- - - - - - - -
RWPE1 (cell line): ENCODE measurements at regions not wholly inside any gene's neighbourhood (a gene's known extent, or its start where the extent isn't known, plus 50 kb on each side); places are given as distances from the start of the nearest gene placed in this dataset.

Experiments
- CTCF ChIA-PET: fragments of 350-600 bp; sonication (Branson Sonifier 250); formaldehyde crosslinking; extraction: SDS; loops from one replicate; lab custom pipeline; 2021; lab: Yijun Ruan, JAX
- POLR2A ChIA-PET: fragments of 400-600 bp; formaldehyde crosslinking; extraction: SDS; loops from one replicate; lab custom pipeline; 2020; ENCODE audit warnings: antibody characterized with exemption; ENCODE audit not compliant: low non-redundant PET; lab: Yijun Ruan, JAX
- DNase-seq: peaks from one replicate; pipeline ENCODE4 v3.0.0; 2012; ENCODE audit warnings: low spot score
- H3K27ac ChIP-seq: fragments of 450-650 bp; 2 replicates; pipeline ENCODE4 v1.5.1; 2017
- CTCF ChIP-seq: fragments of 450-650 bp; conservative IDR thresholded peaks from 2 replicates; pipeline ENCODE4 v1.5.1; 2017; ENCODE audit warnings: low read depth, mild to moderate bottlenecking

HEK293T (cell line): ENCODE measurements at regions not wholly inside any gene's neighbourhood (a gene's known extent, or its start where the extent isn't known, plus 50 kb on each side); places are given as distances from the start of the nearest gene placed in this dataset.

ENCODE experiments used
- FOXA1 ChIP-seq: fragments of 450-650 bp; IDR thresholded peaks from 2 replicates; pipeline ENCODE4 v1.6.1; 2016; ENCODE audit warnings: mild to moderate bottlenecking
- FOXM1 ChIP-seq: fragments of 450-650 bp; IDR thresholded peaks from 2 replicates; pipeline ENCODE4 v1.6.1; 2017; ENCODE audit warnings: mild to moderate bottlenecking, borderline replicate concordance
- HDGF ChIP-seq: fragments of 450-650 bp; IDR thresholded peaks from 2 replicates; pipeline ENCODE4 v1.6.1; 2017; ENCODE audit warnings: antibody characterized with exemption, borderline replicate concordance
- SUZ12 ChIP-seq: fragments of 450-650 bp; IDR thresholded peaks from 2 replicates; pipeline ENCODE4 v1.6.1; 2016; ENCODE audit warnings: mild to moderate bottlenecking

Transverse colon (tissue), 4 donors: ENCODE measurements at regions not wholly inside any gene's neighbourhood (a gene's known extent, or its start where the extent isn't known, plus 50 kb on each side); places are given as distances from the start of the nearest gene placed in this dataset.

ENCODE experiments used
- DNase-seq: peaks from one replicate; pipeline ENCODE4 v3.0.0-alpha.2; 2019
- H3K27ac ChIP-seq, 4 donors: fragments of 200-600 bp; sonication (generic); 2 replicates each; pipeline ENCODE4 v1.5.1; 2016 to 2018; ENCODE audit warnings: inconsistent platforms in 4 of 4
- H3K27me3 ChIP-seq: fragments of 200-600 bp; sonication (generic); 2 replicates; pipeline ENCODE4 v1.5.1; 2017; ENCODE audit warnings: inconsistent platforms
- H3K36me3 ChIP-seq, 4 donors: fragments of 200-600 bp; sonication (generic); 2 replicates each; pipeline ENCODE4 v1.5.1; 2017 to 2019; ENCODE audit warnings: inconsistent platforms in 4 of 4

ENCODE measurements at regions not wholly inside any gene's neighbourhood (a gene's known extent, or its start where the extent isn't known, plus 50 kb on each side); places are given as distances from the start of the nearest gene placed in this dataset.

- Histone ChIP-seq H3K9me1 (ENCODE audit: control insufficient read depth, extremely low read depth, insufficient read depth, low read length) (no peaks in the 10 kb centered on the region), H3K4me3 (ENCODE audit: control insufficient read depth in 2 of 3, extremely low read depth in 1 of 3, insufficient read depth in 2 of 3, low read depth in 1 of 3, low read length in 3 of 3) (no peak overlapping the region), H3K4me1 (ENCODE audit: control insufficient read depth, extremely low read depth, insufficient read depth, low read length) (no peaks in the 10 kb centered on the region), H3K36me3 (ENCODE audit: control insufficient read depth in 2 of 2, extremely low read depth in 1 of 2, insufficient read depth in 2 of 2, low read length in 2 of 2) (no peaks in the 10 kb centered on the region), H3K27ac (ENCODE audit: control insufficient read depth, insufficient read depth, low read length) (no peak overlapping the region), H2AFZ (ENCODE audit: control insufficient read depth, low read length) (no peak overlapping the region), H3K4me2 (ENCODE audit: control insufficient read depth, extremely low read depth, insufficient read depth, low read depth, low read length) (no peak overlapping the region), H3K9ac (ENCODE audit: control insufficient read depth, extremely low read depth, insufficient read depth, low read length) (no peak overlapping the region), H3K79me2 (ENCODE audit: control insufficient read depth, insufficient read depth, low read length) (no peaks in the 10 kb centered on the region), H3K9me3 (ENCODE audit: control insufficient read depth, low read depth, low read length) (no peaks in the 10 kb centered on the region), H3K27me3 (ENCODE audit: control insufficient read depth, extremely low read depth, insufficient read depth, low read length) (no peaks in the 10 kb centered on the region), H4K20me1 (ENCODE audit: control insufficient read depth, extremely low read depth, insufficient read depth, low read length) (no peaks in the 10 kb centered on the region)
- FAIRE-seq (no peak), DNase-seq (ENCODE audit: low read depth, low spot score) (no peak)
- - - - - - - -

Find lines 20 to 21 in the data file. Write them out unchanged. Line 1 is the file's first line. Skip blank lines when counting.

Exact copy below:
ENCODE measurements at regions not wholly inside any gene's neighbourhood (a gene's known extent, or its start where the extent isn't known, plus 50 kb on each side); places are given as distances from the start of the nearest gene placed in this dataset.

- Histone ChIP-seq H3K9me1 (ENCODE audit: control insufficient read depth, extremely low read depth, insufficient read depth, low read length) (no peaks in the 10 kb centered on the region), H3K4me3 (ENCODE audit: control insufficient read depth in 2 of 3, extremely low read depth in 1 of 3, insufficient read depth in 2 of 3, low read depth in 1 of 3, low read length in 3 of 3) (no peak overlapping the region), H3K4me1 (ENCODE audit: control insufficient read depth, extremely low read depth, insufficient read depth, low read length) (no peaks in the 10 kb centered on the region), H3K36me3 (ENCODE audit: control insufficient read depth in 2 of 2, extremely low read depth in 1 of 2, insufficient read depth in 2 of 2, low read length in 2 of 2) (no peaks in the 10 kb centered on the region), H3K27ac (ENCODE audit: control insufficient read depth, insufficient read depth, low read length) (no peak overlapping the region), H2AFZ (ENCODE audit: control insufficient read depth, low read length) (no peak overlapping the region), H3K4me2 (ENCODE audit: control insufficient read depth, extremely low read depth, insufficient read depth, low read depth, low read length) (no peak overlapping the region), H3K9ac (ENCODE audit: control insufficient read depth, extremely low read depth, insufficient read depth, low read length) (no peak overlapping the region), H3K79me2 (ENCODE audit: control insufficient read depth, insufficient read depth, low read length) (no peaks in the 10 kb centered on the region), H3K9me3 (ENCODE audit: control insufficient read depth, low read depth, low read length) (no peaks in the 10 kb centered on the region), H3K27me3 (ENCODE audit: control insufficient read depth, extremely low read depth, insufficient read depth, low read length) (no peaks in the 10 kb centered on the region), H4K20me1 (ENCODE audit: control insufficient read depth, extremely low read depth, insufficient read depth, low read length) (no peaks in the 10 kb centered on the region)